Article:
“There existed…a de facto policy by defendant Israel of covering up police misconduct by failing to properly investigate alleged misconduct, and/or by conducting investigations that were intentionally deficient,” says the 32-page complaint filed by veteran Fort Lauderdale civil rights lawyer Barbara Heyer.

Further, the complaint says, BSO covered up misconduct “by listing the problem investigations as ‘ongoing’ long after any investigation had ceased, thereby attempting to insulate” BSO from public scrutiny. Florida’s public records law allows police to keep secret information about cases under active investigation.

“This de facto policy enabled some deputy sheriffs to falsify reports, give false testimony, and create and/or destroy evidence, including but not limited to throw down firearms, in order to justify their misconduct,’’ the complaint says.

The lawsuit, pending in U.S. District Court in Miami, comes amid a grueling national debate about killings involving the police and racial unrest. It includes the allegation that Broward’s elected sheriff has “tolerated and caused a pattern and practice of unjustified, unreasonable and illegal use of force” at BSO and that offending deputies were not prosecuted, disciplined or retrained. Some incidents were “covered up with official claims that their acts were justified and proper,” the lawsuit says.

The sheriff’s attorney, Daniel Losey, filed court papers last week that denied any wrongdoing, asserted that BSO’s use of force was necessary and that Thompson’s own conduct was the sole cause of his injuries.

A sheriff’s spokeswoman said BSO makes “it a practice not to comment on pending litigation.”

Wengert has been on suspension with pay since June 12, 2015 regarding an active investigation into the beating of a suspect. BSO declined to facilitate an interview, and Wengert could not be reached for comment.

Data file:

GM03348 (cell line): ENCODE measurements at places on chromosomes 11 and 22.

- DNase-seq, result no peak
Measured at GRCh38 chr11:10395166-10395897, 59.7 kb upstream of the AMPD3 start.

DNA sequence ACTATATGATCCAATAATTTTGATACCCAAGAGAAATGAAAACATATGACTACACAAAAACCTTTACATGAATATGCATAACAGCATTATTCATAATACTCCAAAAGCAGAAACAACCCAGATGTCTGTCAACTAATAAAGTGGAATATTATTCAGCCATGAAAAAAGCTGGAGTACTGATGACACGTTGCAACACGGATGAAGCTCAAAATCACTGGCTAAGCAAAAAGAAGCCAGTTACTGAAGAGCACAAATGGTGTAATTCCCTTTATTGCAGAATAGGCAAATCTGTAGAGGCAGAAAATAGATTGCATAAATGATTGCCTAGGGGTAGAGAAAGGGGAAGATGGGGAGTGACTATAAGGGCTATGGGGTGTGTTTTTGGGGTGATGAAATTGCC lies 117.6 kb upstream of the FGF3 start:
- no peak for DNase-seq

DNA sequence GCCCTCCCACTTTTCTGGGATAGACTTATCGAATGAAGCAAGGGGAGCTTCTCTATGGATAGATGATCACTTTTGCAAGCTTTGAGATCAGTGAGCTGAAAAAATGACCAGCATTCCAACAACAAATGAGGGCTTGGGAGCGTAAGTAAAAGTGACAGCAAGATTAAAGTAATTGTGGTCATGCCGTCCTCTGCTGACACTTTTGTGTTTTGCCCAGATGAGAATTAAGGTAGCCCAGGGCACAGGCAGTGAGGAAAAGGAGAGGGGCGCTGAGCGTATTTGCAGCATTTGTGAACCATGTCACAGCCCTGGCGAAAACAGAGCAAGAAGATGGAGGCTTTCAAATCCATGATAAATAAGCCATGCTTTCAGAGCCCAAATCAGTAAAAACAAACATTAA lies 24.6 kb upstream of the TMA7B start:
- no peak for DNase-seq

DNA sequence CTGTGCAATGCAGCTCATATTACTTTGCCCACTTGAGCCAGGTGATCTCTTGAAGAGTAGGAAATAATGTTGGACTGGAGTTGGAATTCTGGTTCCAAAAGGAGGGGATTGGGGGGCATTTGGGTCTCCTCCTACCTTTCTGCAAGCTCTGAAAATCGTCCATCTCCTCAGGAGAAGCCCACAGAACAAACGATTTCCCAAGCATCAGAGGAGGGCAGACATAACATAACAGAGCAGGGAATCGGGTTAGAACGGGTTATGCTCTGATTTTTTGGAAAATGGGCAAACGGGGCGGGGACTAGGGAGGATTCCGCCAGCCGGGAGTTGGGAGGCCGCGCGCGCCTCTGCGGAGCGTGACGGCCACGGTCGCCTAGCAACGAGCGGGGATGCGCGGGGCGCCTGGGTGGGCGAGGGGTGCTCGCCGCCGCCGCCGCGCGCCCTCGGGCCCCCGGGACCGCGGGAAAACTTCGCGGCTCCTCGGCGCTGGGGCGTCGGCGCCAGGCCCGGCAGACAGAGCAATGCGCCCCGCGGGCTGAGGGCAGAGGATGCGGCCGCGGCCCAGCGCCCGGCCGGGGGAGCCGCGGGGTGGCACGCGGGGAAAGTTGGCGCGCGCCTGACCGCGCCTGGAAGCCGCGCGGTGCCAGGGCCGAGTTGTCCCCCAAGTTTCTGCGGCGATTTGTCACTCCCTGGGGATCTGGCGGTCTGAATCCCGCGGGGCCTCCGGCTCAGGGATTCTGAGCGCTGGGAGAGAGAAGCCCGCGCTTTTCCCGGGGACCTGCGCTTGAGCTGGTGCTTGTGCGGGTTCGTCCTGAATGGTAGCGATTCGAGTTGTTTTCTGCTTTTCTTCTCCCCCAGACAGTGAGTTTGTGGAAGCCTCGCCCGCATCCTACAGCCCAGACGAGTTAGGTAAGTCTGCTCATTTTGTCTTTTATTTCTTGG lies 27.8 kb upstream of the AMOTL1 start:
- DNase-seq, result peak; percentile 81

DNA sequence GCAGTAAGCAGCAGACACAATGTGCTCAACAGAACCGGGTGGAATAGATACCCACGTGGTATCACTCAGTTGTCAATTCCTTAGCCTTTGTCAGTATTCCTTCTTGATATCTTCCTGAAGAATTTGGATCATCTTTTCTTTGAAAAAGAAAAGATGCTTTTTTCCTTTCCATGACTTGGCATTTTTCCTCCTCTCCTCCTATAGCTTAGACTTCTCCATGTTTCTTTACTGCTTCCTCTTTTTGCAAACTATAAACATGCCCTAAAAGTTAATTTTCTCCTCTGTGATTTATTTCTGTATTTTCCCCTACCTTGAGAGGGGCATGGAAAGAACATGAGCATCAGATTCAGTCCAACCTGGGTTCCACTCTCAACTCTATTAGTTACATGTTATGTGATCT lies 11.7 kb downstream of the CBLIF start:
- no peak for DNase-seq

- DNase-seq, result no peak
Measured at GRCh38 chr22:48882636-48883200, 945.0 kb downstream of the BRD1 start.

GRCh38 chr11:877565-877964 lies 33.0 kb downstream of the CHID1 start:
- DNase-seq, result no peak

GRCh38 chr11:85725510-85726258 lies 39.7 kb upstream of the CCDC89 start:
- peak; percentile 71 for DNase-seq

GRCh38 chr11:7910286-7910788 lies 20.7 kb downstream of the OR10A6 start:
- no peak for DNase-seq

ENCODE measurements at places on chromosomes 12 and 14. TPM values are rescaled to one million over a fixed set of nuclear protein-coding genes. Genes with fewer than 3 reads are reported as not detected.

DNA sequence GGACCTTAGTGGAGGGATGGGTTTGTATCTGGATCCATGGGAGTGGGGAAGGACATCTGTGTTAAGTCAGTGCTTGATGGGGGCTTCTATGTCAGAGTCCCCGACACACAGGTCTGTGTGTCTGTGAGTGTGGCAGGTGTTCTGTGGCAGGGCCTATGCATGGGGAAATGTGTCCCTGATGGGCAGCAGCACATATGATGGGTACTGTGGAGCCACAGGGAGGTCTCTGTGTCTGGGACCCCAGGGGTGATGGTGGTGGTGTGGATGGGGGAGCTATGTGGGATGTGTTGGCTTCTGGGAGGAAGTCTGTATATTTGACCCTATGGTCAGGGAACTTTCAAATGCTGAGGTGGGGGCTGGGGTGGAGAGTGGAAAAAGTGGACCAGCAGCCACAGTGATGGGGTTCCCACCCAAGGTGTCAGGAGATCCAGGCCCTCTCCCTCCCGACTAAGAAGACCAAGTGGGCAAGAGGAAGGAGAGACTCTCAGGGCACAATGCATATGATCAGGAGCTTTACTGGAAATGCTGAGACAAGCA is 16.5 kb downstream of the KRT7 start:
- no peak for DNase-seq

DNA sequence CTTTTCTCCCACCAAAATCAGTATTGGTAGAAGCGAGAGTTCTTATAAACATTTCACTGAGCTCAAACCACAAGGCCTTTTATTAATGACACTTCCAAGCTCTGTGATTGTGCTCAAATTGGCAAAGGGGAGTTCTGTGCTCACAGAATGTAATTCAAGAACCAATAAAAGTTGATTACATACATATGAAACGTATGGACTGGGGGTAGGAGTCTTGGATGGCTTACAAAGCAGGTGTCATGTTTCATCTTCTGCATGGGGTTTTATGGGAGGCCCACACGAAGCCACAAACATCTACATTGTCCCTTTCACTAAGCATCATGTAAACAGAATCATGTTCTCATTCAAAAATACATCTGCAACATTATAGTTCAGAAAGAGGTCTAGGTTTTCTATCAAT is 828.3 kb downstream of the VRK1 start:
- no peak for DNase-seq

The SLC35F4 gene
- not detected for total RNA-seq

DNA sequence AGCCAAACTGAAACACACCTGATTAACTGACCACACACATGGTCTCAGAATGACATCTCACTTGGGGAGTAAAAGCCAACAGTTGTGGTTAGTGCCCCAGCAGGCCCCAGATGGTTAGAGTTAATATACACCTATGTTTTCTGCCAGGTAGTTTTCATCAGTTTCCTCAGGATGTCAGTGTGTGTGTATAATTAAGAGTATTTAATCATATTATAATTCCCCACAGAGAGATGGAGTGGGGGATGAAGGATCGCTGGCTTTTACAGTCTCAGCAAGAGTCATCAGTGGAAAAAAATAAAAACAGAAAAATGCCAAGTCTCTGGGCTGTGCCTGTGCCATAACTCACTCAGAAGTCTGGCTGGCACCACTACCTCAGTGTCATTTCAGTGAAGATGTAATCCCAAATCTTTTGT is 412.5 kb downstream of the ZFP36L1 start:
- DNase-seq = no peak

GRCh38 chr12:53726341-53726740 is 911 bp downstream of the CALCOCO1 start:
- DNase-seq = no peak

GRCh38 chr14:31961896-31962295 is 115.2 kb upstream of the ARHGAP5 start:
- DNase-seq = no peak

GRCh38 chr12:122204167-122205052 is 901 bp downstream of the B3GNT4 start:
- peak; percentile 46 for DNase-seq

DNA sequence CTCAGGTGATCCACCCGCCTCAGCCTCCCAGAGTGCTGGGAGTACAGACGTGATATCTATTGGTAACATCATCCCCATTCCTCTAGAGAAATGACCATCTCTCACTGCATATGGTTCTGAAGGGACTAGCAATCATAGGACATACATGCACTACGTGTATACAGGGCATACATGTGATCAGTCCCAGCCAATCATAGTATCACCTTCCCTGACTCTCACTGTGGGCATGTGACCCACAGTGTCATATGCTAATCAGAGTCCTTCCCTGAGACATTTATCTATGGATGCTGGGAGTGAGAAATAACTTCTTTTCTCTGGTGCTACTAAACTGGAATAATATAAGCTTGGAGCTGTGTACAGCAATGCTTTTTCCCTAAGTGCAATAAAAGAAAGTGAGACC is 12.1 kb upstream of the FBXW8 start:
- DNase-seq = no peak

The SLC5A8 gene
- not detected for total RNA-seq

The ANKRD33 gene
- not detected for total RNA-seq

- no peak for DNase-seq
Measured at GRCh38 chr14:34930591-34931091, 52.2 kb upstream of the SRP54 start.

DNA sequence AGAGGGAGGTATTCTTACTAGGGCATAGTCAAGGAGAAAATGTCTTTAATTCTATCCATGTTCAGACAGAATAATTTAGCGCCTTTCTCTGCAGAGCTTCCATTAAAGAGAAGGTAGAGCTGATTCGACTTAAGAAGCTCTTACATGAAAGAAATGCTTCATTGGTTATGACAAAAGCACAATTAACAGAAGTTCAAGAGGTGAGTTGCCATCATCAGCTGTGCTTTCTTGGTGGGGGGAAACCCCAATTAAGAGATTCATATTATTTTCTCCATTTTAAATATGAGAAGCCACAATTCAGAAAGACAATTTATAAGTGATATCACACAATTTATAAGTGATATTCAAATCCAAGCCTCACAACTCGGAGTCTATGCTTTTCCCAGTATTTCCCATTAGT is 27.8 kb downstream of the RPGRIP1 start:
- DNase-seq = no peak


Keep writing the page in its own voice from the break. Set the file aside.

An awkward time for Israel

The complaint arrives at an awkward time for Sheriff Israel. He is seeking re-election to a second term and his campaign has portrayed him as a sensitive, reform-minded sheriff working “to bring transparency and accountability” to BSO.

Wengert, who turns 38 on July 26, was hired in 2004 when BSO merged with the Cooper City Police Department. He did not, however, undergo a background investigation, psychological evaluation, drug testing or a polygraph examination as required by BSO policy, the lawsuit says.

Gerald Wengert in a publicity photo for "Unleashed: K-9 Broward County"

Gerald Wengert in a publicity photo for “Unleashed: K-9 Broward County”

From the day he was hired until the day he shot Thompson dead, Deputy Wengert had “73 documented use of force incidents, and ten documented complaints, including three shootings,” the lawsuit says, while noting Wengert was never disciplined for any of those incidents. (Wengert, who starred in TLC/ Discovery Channel’s “Unleashed: K-9 Broward County” in 2011, was criminally charged in 2012 with battery, official misconduct and falsifying records involving the beating of Mark Visconti, but was found not guilty in April 2013.)

Local news accounts at the time, relying on information supplied by BSO, described Thompson as a convicted felon and a robbery suspect when he was killed in a “gunfight” with police.

The complaint paints a much different picture of what happened.

The sequence of events that led to Thompson’s death began after K-9 deputies Wengert, Todd Yoder and Emanuel Koutsofios were dispatched to a suspected armed robbery at a Lauderhill condominium. Two cell phones had been stolen, and tracking located one of them four miles away at the Cypress Grove apartments in the 4300 block of NW 18th Ave. The suspects were described as two black men, one heavyset and dressed all in black and the other tall, thin and carrying a gun. Neither was said to have distinguishing features like scars or facial hair, the complaint says.

Lauderhill officers established a perimeter before the deputies arrived. After searching without their dogs, a tracking system “ping” revealed the phone had moved to the center of a parking lot on the south side of the complex, the complaint says.

Walking toward the parking lot at about 11:16 p.m., Wengert, a white man, spotted Thompson walking out of a building and toward the parking lot. Thompson, who had a beard, moustache and tattoos, was leaving a friend’s apartment, but when he saw the deputies he turned to go back to the building, the complaint says.

“Despite the fact that Thompson did not fit the description of the assailant provided by dispatch, and the fact that [he] was exiting the building when the iPhone was already in the parking lot where other people were standing,” Wengert began pursuing Thompson and “immediately drew his firearm and began shooting,” according to the complaint.

The BSO version is that Wengert fired after a fleeing Thompson shot first at him.

“He’s shooting at me”